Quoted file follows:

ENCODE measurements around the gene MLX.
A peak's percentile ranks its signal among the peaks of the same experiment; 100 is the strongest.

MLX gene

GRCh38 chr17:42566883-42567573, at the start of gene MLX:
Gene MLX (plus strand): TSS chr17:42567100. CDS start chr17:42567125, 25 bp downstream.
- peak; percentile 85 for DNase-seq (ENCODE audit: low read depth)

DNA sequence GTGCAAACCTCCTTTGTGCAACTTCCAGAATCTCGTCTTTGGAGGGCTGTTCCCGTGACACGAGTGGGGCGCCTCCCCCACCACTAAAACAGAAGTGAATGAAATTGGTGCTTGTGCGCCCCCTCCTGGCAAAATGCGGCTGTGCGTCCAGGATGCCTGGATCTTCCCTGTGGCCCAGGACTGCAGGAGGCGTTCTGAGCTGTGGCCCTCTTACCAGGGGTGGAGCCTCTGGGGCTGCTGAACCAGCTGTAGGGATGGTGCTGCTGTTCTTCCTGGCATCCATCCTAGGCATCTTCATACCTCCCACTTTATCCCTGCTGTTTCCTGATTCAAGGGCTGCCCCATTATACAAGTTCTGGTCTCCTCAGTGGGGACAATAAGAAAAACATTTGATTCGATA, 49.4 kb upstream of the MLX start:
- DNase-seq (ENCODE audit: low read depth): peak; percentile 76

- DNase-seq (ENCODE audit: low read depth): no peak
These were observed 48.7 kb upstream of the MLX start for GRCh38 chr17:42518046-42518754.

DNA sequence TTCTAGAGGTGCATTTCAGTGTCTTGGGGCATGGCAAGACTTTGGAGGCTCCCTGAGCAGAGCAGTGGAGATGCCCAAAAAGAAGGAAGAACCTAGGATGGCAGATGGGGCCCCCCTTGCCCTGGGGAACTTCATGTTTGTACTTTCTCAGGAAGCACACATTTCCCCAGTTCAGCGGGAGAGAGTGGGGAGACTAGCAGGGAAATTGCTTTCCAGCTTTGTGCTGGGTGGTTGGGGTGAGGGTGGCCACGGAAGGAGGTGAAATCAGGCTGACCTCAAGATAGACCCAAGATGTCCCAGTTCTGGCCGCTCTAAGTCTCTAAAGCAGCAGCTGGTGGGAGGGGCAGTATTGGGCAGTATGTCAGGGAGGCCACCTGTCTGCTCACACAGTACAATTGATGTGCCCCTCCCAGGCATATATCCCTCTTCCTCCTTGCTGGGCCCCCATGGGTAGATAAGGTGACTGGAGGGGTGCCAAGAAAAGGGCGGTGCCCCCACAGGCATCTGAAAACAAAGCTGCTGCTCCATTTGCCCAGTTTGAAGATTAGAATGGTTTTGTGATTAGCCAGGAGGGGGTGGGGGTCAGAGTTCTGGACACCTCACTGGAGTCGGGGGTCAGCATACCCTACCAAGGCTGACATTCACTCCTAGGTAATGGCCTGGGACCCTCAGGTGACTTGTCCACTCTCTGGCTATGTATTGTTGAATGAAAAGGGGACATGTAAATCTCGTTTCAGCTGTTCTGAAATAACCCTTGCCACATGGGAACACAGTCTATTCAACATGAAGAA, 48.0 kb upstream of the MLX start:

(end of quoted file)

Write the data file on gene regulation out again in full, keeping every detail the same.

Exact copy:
ENCODE measurements around the gene MLX.
A peak's percentile ranks its signal among the peaks of the same experiment; 100 is the strongest.

MLX gene

GRCh38 chr17:42566883-42567573, at the start of gene MLX:
Gene MLX (plus strand): TSS chr17:42567100. CDS start chr17:42567125, 25 bp downstream.
- peak; percentile 85 for DNase-seq (ENCODE audit: low read depth)

DNA sequence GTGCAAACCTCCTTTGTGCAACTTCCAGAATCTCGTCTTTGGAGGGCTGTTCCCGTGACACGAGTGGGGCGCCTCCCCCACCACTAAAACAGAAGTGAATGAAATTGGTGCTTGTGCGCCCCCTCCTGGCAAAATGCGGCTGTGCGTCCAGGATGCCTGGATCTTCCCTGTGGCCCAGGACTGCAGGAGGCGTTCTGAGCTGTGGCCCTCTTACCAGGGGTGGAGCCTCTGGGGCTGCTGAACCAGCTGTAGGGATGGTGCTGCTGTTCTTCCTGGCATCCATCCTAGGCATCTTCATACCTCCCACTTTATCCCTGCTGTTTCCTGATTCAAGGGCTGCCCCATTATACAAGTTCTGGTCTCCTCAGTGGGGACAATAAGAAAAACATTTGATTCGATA, 49.4 kb upstream of the MLX start:
- DNase-seq (ENCODE audit: low read depth): peak; percentile 76

- DNase-seq (ENCODE audit: low read depth): no peak
These were observed 48.7 kb upstream of the MLX start for GRCh38 chr17:42518046-42518754.

DNA sequence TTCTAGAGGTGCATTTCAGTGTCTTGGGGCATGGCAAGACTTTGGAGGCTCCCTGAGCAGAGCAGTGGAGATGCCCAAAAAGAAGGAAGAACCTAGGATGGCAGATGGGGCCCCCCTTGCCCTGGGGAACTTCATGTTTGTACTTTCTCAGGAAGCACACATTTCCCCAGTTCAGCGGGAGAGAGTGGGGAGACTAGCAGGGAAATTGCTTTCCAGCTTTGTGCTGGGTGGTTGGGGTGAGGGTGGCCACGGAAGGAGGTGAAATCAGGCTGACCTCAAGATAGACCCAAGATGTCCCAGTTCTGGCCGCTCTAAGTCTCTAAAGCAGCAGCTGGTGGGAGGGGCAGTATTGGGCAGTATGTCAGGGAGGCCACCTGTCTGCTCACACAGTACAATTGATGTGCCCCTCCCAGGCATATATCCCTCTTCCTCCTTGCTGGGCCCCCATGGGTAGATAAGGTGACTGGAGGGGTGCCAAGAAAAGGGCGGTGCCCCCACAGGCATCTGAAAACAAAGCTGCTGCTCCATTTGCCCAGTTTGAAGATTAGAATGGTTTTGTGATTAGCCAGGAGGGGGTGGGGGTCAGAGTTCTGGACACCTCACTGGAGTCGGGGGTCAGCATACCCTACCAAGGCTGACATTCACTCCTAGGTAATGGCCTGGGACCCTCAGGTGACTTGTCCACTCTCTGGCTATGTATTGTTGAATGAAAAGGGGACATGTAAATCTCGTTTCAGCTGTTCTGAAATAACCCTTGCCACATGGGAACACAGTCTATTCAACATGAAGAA, 48.0 kb upstream of the MLX start: